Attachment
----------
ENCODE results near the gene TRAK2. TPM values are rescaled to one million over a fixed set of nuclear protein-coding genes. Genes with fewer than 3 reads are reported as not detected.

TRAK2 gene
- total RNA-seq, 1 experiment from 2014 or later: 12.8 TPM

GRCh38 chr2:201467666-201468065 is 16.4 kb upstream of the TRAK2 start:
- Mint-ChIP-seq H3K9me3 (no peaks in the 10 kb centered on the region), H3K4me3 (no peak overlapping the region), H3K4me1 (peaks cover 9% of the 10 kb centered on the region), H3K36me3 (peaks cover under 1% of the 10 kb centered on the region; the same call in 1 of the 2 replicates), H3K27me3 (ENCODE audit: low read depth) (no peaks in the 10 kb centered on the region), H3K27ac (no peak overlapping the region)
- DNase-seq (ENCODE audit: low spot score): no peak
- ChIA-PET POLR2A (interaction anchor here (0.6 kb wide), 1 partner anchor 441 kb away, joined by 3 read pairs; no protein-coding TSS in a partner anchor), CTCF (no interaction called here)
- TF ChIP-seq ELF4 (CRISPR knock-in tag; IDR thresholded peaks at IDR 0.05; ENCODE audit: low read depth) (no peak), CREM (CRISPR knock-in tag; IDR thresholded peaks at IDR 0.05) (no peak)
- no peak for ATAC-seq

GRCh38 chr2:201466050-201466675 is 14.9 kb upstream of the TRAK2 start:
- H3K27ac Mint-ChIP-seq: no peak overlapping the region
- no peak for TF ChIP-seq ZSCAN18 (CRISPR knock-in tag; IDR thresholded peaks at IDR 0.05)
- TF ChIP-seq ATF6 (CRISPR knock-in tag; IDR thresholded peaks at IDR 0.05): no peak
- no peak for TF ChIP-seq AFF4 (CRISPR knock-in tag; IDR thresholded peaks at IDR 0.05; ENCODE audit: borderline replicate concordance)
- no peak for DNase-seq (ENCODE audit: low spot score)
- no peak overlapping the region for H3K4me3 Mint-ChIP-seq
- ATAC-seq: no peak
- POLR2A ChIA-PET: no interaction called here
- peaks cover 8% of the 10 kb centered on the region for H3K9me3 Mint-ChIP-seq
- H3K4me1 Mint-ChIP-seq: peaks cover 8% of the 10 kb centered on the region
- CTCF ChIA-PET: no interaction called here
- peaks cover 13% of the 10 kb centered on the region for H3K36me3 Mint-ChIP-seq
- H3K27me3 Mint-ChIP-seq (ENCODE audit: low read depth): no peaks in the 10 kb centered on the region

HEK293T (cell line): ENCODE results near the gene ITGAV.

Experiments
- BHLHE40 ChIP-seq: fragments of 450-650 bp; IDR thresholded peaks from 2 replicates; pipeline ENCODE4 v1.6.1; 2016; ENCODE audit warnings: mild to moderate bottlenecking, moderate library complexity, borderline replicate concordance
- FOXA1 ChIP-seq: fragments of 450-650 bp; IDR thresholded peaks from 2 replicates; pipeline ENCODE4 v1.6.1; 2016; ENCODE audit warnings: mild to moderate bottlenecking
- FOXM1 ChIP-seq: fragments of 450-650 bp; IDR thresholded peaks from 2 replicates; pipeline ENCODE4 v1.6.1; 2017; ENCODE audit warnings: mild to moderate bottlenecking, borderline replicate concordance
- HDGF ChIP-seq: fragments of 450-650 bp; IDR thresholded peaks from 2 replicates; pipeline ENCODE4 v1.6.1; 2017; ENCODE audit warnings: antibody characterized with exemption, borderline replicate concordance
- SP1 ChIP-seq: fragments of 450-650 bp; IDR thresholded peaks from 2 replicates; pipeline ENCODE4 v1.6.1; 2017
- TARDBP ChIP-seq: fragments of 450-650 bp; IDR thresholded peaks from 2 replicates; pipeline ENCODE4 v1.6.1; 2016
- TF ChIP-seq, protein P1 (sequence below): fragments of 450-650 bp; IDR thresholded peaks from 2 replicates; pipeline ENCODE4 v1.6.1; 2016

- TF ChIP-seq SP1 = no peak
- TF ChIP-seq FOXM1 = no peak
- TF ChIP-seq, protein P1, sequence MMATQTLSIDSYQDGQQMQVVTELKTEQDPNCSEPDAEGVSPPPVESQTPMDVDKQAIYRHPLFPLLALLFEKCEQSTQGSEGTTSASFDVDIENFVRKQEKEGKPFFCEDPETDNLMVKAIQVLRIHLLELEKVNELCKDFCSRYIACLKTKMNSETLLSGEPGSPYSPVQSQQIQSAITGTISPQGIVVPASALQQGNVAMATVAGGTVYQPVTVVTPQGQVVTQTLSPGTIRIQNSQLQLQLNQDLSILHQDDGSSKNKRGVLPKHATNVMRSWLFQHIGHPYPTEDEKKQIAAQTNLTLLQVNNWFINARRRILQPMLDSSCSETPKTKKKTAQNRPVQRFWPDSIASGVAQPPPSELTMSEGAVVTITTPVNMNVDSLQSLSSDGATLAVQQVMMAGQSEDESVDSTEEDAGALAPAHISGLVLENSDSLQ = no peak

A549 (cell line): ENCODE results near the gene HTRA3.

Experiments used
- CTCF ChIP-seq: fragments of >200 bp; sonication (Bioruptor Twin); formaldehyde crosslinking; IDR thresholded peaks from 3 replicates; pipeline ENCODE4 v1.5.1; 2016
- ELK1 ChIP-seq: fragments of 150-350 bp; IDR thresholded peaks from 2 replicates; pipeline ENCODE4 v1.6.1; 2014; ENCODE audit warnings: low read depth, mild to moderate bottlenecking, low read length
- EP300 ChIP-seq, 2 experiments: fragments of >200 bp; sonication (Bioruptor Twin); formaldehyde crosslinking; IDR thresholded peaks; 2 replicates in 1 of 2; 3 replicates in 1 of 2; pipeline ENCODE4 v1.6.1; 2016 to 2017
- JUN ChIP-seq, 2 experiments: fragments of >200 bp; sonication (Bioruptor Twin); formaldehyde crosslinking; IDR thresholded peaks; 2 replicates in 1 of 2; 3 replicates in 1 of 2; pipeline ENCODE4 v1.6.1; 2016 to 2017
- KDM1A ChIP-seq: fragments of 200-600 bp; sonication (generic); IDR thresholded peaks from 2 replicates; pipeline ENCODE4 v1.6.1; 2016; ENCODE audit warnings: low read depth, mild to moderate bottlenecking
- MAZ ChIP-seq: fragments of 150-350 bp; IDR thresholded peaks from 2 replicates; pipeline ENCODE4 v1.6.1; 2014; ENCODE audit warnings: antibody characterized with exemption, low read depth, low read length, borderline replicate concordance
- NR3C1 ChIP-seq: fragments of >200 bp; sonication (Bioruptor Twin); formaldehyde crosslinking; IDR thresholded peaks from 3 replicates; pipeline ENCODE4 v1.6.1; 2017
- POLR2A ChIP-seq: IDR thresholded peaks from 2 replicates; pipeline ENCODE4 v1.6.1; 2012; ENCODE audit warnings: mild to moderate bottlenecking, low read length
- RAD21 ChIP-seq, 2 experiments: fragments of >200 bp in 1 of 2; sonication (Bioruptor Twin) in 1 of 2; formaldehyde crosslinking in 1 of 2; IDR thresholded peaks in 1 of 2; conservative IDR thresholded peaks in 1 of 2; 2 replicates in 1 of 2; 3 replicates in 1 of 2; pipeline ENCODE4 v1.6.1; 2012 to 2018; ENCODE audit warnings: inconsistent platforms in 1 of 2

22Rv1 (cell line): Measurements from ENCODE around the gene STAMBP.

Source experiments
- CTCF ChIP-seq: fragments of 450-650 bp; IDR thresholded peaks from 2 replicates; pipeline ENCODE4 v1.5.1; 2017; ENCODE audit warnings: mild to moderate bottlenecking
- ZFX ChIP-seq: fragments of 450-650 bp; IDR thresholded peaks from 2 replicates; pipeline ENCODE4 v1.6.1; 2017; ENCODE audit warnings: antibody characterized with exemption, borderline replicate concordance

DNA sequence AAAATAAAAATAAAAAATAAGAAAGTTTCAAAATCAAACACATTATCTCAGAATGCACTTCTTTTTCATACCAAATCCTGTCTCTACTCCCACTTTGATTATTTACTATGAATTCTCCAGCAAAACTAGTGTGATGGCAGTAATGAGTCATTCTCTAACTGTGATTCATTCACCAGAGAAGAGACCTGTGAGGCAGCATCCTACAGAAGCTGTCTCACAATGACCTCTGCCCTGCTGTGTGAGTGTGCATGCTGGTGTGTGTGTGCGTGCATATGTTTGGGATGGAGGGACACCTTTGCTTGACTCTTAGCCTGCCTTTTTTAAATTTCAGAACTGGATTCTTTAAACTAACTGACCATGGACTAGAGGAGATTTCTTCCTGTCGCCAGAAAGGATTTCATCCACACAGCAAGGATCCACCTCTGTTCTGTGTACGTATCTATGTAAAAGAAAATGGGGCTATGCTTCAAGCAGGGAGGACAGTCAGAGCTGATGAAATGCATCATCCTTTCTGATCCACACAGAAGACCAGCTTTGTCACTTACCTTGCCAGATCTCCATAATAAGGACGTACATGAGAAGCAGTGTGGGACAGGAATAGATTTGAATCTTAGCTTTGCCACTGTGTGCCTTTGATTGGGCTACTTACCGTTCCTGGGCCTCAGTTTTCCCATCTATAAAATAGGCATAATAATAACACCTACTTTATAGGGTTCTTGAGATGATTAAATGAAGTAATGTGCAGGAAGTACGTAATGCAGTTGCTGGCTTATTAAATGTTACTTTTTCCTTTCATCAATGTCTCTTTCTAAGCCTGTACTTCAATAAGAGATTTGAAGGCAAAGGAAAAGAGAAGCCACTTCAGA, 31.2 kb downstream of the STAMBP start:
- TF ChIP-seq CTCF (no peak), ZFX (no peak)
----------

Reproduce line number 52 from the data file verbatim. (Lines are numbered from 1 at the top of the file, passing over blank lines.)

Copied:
- TF ChIP-seq CTCF (no peak), ZFX (no peak)